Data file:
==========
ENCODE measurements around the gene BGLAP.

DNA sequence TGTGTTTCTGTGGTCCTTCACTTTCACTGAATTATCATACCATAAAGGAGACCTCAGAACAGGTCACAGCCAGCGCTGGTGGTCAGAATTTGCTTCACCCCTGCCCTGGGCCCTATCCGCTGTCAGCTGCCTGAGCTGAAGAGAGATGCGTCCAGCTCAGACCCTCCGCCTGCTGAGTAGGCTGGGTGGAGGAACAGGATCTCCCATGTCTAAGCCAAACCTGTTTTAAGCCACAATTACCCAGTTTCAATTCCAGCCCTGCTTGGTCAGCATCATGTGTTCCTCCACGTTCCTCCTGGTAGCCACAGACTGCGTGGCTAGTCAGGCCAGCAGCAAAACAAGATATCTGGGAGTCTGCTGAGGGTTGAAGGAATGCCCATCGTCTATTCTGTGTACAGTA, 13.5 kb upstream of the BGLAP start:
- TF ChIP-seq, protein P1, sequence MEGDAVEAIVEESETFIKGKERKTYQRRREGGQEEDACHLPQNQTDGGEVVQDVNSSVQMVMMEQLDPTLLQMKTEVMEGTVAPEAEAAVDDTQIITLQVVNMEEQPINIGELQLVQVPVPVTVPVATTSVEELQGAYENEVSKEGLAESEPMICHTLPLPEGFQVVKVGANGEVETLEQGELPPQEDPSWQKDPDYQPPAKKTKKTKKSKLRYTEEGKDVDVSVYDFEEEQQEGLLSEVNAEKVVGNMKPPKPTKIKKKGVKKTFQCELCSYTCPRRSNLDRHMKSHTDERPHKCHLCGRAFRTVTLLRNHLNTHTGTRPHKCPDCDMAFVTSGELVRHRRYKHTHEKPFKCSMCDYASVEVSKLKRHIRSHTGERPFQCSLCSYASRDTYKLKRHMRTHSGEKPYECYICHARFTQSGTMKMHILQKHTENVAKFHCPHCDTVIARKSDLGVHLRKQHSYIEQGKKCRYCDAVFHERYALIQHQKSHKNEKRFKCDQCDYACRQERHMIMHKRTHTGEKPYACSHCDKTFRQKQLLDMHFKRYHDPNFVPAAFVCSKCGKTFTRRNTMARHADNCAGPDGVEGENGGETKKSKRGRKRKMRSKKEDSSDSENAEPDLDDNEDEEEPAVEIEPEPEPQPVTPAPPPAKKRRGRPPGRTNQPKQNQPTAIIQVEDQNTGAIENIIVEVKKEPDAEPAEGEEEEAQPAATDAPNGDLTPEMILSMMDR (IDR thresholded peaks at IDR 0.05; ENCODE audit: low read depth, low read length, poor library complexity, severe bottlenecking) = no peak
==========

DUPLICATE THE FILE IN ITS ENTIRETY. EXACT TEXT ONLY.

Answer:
ENCODE measurements around the gene BGLAP.

DNA sequence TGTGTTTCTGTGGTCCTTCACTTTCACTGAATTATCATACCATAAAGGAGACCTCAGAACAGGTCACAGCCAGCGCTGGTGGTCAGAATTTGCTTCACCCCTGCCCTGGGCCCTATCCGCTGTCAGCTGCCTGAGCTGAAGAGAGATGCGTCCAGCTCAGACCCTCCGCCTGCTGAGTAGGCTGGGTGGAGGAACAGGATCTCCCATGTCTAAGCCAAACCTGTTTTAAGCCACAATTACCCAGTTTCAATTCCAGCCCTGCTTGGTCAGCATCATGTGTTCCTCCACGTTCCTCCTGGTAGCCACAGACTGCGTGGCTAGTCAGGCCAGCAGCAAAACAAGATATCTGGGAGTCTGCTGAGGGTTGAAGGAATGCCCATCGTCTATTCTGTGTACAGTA, 13.5 kb upstream of the BGLAP start:
- TF ChIP-seq, protein P1, sequence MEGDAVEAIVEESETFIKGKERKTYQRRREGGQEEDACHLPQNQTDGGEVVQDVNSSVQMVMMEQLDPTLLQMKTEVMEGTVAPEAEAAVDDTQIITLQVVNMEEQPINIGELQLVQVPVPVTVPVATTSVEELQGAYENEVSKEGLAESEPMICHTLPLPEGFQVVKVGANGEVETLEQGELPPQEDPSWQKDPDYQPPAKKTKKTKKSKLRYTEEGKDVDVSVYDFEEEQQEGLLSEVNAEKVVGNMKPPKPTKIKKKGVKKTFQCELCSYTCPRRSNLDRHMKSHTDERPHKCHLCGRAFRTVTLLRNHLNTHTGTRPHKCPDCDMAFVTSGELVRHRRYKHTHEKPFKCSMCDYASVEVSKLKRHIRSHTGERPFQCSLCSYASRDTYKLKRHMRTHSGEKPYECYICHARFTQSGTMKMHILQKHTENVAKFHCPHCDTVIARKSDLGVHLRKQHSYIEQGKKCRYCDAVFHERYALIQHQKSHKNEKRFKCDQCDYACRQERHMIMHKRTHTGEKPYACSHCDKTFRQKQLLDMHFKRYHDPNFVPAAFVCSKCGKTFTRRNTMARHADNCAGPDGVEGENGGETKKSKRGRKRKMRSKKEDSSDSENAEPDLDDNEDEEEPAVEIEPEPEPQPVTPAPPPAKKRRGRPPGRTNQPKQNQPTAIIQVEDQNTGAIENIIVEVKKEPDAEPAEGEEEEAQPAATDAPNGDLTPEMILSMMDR (IDR thresholded peaks at IDR 0.05; ENCODE audit: low read depth, low read length, poor library complexity, severe bottlenecking) = no peak